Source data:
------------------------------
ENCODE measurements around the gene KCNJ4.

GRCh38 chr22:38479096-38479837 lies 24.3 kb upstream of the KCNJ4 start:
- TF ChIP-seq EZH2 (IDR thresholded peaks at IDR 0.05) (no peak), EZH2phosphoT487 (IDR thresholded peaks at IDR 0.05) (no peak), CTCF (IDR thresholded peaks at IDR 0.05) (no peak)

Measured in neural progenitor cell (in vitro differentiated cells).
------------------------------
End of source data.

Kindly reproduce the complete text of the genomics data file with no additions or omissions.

ENCODE measurements around the gene KCNJ4.

GRCh38 chr22:38479096-38479837 lies 24.3 kb upstream of the KCNJ4 start:
- TF ChIP-seq EZH2 (IDR thresholded peaks at IDR 0.05) (no peak), EZH2phosphoT487 (IDR thresholded peaks at IDR 0.05) (no peak), CTCF (IDR thresholded peaks at IDR 0.05) (no peak)

Measured in neural progenitor cell (in vitro differentiated cells).